It’s a cliché, or a joke: the immigrant who arrives in the New World from the Old Country, to be greeted by an official who promptly renames him, mishearing the strange tongue that the arrival speaks. Paul Auster’s new novel begins: “According to family legend, Ferguson’s grandfather departed on foot from his native city of Minsk with one hundred rubles sewn into the lining of his jacket, travelled west to Hamburg through Warsaw and Berlin, and then booked passage on a ship called the Empress of China, which crossed the Atlantic in rough winter storms and sailed into New York Harbor on the first day of the twentieth century.”

Ferguson’s grandfather is called Isaac Reznikoff. Another Russian Jew advises him that it will be wiser to give his name as “Rockefeller” to the official. “You can’t go wrong with that.” But when it is his turn, “the weary immigrant blurted out in Yiddish, Ikh hob fargessen (I’ve forgotten)! And so it was that Isaac Reznikoff began his new life in America as Ichabod Ferguson.”

A joke or a fable: the way that so many stories begin in America, the stories of those who sailed past the Statue of Liberty and the words inscribed on its base, words to welcome the tired, the poor, those masses yearning to breathe free. And so Auster, in his first novel in seven years, presents the reader with an Everyman, Ferguson-who-is-not-Ferguson, not the man who stepped off the Empress of China but his grandson, Archibald Isaac Ferguson, the cranky protagonist and hero of this tale.

Ichabod begat Stanley and Stanley begat Archie, who was born, like his creator, in Newark, New Jersey, in 1947. This nearly 900-page epic is a Bildungsroman, though it would be more accurate to call it a Bildungs-Bildungs-Bildungs-Bildungsroman, because Archie’s story is told not once but four times. There are that many versions of the protagonist: in each version, his life takes a different turn, and so everything that follows is altered.

Auster is something of a prophet in exile in his own land. His brand of existentialist postmodernism – in which characters with the author’s name might appear, in which texts loop back on themselves to question the act of writing, in which the music of chance can be heard loud and clear – has sometimes found greater favour in Europe than it has in his native United States. For example, City of Glass, the 1985 meta-detective novel that forms part of The New York Trilogy, will be adapted for the stage here this year.

But City of Glass, like all of Auster’s previous books, is a slender novel. The New York Trilogy as a whole comes in at just over 300 pages. Where much of Auster’s work is elliptical, 4 3 2 1 can be overwhelming, but that is precisely the point. The author creates a vast portrait of the turbulent mid-20th century by giving his protagonist this series of lives. The book is divided into sections that clearly mark which Ferguson we are getting: 1.1, 1.2, 1.3 or 1.4.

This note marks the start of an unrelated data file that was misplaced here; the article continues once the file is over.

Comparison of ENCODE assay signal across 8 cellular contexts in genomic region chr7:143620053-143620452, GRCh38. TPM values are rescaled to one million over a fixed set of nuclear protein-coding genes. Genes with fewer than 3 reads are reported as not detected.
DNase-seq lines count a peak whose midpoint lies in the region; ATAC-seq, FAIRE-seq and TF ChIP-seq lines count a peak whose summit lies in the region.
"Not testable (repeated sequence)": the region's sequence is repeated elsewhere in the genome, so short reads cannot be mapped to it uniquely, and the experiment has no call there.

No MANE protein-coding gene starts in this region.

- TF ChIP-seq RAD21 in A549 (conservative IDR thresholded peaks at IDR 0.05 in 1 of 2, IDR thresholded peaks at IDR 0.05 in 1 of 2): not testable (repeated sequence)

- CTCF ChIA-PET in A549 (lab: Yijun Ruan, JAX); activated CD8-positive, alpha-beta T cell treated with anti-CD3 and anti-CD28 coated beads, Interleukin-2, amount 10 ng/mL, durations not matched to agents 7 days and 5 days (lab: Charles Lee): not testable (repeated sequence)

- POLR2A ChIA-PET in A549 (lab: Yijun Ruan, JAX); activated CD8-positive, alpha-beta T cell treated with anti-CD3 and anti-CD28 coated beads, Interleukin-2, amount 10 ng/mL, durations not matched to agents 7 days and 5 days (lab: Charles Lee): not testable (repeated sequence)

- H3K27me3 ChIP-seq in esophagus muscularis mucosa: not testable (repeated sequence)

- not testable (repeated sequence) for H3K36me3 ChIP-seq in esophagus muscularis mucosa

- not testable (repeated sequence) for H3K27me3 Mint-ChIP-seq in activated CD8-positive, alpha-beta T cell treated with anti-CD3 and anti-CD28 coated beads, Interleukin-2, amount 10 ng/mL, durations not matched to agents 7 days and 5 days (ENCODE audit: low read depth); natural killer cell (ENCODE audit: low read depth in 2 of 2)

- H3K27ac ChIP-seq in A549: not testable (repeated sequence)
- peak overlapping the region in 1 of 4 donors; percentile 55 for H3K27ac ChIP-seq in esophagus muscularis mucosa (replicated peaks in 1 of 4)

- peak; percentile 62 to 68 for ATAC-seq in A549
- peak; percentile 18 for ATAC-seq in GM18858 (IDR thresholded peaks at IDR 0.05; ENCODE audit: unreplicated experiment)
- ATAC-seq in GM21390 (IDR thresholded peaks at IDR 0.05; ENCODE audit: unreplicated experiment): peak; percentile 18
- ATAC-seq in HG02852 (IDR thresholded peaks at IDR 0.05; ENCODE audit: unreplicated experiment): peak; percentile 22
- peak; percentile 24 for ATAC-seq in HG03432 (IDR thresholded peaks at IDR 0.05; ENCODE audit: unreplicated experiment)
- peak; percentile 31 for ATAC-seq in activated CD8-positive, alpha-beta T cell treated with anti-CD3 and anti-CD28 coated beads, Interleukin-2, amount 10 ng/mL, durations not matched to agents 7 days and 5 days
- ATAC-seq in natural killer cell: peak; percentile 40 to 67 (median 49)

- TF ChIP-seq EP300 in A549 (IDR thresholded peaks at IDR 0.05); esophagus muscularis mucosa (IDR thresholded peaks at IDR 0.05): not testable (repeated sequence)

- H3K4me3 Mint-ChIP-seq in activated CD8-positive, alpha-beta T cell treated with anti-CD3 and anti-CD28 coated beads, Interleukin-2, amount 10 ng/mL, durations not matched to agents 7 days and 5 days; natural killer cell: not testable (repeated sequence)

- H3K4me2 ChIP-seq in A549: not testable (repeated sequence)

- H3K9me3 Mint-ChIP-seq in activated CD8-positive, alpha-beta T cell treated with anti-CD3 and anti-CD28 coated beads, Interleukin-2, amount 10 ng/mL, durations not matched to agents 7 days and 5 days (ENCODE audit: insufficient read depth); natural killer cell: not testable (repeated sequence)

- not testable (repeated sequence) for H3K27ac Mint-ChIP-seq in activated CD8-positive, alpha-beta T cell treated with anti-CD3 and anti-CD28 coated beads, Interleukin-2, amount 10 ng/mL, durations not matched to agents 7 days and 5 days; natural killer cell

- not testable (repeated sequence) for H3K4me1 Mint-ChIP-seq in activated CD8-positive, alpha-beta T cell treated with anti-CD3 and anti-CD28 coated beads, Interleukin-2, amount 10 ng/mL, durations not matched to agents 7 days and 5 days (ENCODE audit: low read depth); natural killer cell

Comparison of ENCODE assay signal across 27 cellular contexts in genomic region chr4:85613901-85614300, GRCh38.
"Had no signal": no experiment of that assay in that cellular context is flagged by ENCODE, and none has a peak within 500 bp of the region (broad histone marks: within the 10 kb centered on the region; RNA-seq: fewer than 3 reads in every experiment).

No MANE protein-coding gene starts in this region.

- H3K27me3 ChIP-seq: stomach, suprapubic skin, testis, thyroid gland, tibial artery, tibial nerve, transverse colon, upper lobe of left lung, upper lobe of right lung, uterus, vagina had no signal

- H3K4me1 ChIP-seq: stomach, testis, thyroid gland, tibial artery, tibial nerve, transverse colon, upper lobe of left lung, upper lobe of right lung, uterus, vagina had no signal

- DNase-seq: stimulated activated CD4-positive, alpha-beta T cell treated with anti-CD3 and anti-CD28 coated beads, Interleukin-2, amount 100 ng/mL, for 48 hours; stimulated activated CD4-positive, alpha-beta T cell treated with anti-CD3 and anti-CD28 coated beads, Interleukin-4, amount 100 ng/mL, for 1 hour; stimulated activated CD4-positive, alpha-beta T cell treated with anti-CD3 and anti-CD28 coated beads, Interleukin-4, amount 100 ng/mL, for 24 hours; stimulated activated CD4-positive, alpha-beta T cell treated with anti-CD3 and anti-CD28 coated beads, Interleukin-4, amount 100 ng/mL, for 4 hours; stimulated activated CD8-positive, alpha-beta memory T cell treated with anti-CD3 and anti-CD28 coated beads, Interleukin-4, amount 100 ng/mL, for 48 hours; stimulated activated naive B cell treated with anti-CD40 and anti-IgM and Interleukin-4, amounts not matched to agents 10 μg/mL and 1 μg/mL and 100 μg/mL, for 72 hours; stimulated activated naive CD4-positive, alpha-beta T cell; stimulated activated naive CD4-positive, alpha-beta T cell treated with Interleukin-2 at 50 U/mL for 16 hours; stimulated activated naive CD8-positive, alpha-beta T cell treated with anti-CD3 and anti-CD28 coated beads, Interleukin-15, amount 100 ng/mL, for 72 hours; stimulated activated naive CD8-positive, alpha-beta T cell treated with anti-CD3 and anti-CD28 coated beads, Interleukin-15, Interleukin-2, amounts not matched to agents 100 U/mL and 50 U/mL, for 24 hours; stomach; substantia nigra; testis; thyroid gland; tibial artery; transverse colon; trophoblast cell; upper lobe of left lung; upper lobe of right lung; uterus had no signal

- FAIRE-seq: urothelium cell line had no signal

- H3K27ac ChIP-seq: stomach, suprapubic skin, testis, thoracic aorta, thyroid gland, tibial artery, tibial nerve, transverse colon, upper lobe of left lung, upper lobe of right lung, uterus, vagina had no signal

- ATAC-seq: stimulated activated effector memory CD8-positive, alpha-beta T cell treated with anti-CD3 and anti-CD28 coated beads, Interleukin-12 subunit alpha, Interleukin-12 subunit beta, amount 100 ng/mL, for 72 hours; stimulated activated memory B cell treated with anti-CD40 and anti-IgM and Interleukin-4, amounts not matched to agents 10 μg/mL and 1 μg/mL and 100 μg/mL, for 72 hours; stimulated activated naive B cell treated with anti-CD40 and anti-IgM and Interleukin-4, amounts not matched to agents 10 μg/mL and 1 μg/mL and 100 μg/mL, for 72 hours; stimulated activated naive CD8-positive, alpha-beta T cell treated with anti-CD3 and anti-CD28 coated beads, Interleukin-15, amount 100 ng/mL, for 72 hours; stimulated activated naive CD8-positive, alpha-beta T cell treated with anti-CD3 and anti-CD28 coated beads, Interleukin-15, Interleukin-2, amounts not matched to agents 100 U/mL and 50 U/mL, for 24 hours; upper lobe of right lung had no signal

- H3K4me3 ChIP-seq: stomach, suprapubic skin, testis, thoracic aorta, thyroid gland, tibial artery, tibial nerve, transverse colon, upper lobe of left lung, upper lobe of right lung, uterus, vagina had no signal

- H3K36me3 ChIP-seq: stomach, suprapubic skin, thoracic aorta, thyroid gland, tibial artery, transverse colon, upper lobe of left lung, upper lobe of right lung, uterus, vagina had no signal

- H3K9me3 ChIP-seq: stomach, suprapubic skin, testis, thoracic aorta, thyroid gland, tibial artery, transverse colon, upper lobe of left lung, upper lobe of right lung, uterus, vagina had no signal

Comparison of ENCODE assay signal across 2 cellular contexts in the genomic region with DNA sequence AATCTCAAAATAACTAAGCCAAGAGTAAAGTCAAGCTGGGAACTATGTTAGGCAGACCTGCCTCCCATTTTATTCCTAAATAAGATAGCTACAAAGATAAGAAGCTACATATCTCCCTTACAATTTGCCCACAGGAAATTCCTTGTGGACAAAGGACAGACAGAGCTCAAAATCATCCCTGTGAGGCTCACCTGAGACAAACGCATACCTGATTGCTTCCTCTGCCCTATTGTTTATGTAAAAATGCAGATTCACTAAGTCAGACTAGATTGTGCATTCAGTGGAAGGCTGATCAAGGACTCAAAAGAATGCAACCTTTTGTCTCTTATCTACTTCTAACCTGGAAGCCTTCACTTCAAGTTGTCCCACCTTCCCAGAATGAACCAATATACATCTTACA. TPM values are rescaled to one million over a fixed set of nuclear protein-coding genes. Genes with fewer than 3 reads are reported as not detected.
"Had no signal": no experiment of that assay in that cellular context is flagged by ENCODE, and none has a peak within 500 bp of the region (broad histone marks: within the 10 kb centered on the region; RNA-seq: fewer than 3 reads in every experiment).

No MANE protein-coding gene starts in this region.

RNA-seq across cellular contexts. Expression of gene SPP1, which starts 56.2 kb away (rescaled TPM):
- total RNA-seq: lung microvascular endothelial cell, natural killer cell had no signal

Yet there is nothing supernatural about this journey lived and relived, as there was in Kate Atkinson’s Life After Life. The only magic involved is the magic of the novelist’s imagination, which allows both writer and reader to juggle realities as if they were balls in the air.

However, it is not as if one Ferguson is midshipman and another a circus performer, or one a loudmouth and another shy and retiring. The strength of this novel is that Ferguson remains himself while events shift around him, changing the course of his life. Ferguson’s father dies, or Ferguson’s father lives but divorces his mother, Rose. What happens then? Rose is a talented photographer; does she continue her work when Stanley prospers and they move to the suburbs, or does she take up golf and bridge? Ferguson is a good student, always a writer: does he go to Princeton or Columbia? What’s the difference between translating poetry in a Paris attic and working as a journalist for the Rochester Times-Union?

At its best, 4 3 2 1 is a full immersion in Ferguson’s consciousness, which, perhaps, is a consciousness not too far removed from Auster’s. His protagonist’s youth is wonderfully, vividly conveyed. Even if you don’t care about baseball, you’ll come to care about it because Ferguson does. The details of the young Ferguson’s life are carefully and lovingly created: the powder-blue Pontiac that his mother drives, the pot roast and cheese blintzes served at the Claremont Diner in Montclair, New Jersey – and  the floorboards in an old house that creak when two young lovers make their way between their separate rooms in the middle of the night. Auster builds a world of heartfelt, lived-in detail.

But this is a novel of politics, too. Ferguson is a young man during the tumult of the late 1960s, when dozens were killed and hundreds injured during riots in Newark in 1967; when students at Columbia occupied the campus in protest over the war in Vietnam; when young men such as Ferguson could be drafted to fight in that war.

It is in this last third of the novel that the book flags a little, as lists of events tumble on to the page: one paragraph contains the My Lai massacre, the killing of the Black Panther Fred Hampton and the Rolling Stones concert at Altamont. At times, history lessons threaten to overwhelm the narrative, and Ferguson’s story/stories lose the texture and particularity that have made them so compelling. And its ending is abrupt, a tying-up of loose ends that fragments on the final page.

But then lives – real lives – have strange, abrupt endings, too. This is a rich, imperfect book, often rewarding, occasionally maddening. Again, like life, or at least if we’re lucky.

4 3 2 1 by Paul Auster is published by Faber & Faber (880pp, £20)

Erica Wagner is a New Statesman contributing writer and a judge of the 2014 Man Booker Prize. A former literary editor of the Times, her books include Ariel's Gift: Ted Hughes, Sylvia Plath and the Story of “Birthday Letters” and Seizure.

This article first appeared in the 19 January 2017 issue of the New Statesman, The Trump era